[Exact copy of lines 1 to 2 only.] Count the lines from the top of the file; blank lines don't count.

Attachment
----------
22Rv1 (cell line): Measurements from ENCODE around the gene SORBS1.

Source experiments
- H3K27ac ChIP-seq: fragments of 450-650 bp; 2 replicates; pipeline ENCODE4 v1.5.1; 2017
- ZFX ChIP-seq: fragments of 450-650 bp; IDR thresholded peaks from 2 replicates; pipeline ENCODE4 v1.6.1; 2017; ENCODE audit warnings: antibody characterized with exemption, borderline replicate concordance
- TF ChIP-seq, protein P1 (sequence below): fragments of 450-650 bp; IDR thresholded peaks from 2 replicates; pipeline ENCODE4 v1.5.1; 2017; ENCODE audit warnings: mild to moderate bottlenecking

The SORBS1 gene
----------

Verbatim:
22Rv1 (cell line): Measurements from ENCODE around the gene SORBS1.

Source experiments